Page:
Another demasting, mast damage

Discussion in 'Capri/Catalina 14 Talk' started by johninct, Sep 16, 2007.

  1. johninct

    johninct New Member

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    Was just reading Caerus posting about snapping a shroud and suffering deck damage at the mast step. I had a similar event last weekend - my starboard side shroud snapped and of course the mast went over to port. I had recently installed a Hobie mast float so there was no threat of losing the mast totally, and we were able to recover the sail and mainsheet without problem. Also we got a tow to shallow water and I walked it back to the dock.

    However, unlike the other stories I have read, I did not suffer any damage to the deck. Both ears of the mast step completely bent over, and the through bolt holding the mast base tore the aluminum mast. Not repairable I think. I've attached a photo.

    So, has anyone ever heard of shortening the mast?? Seems like I could simply cut off about 5 inches, re-drill a through hole at the mast base, and reposition the shroud attachment pts. The boom would be 5" lower, but seems like it might be doable. Am I overlooking something? I'm sure a purist would never consider it, but I just sail a few times during the summer. So do I have to buy a new mast?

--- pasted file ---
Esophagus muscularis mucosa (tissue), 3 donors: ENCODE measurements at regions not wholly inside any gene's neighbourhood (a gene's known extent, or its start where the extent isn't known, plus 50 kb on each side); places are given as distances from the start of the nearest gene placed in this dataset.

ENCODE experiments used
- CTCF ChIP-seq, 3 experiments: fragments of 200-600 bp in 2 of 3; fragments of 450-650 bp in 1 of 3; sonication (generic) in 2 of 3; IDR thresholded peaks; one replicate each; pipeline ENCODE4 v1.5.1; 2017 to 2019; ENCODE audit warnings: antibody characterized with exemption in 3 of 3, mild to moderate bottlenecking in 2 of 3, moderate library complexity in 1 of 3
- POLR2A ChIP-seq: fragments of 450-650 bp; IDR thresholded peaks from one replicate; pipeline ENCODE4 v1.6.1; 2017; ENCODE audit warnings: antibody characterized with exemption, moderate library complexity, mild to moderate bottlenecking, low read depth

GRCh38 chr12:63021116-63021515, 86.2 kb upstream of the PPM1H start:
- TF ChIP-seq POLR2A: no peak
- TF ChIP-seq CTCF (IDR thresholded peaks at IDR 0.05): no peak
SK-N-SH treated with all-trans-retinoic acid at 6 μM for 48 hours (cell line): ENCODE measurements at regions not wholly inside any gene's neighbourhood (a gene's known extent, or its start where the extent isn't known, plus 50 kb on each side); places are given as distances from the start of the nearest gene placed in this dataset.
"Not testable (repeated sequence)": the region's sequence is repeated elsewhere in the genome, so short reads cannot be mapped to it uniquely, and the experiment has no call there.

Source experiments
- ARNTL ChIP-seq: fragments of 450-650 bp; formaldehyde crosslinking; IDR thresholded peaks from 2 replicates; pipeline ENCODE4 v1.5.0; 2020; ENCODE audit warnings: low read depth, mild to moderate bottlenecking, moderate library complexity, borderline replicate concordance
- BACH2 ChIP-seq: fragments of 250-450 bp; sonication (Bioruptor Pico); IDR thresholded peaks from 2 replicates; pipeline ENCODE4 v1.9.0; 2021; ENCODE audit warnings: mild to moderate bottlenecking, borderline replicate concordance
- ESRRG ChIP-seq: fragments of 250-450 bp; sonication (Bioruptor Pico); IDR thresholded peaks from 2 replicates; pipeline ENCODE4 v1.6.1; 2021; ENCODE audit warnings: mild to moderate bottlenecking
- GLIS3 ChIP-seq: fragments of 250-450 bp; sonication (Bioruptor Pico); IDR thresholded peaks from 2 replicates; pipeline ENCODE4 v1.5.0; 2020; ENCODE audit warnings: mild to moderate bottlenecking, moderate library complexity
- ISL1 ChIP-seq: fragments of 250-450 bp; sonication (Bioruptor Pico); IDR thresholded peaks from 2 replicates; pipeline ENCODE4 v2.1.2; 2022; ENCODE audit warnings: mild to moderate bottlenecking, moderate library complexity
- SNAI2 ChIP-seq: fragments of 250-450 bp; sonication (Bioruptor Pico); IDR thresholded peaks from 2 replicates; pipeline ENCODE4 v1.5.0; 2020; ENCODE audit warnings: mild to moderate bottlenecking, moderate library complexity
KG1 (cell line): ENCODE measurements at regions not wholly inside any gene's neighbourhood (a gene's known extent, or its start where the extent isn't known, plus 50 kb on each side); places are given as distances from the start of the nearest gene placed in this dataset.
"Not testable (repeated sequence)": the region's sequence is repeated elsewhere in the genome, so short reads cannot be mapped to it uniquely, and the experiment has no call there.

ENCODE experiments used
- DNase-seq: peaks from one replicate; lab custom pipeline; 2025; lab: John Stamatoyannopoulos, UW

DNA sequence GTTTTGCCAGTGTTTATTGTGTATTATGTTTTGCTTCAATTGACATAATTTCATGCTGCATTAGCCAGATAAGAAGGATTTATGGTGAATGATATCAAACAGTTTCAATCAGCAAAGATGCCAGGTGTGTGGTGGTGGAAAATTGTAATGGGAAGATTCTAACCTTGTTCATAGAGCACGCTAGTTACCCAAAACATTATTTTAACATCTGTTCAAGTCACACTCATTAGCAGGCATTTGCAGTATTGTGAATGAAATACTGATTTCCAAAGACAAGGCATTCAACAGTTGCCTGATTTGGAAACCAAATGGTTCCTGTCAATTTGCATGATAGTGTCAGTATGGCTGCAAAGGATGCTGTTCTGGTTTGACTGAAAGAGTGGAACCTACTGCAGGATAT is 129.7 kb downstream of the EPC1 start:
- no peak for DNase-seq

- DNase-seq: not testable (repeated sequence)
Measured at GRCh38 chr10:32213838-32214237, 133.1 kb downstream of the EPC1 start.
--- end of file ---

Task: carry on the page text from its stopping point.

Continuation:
Like the other stories I read on this forum, my failed shroud had a brownish look at the failure site - rust. Where does one buy replacement parts - shrouds and, if needed, a mast?
     

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  2. fan

    fan Member

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    Bummer. I think a new mast is about $500-600 from Catalina plus shipping. Order the new shroulds from Catalina or your local Catalina dealer if you have one. For the mast, advertize for one on your local Craigslist.org . Somebody might have an old one sitting around that they'll sell cheap (long shot but it does happen). If you just daysail the boat, you could just cut the mast you have the 3-4" that are bad , redrill the hole for the support bolt, get shorter shroulds and tune the traveler lower. A good rigging shop could get the shrould lenght right for the shorter mast. those are some of my Monday morning ideas.:)
     
  3. JGM

    JGM Member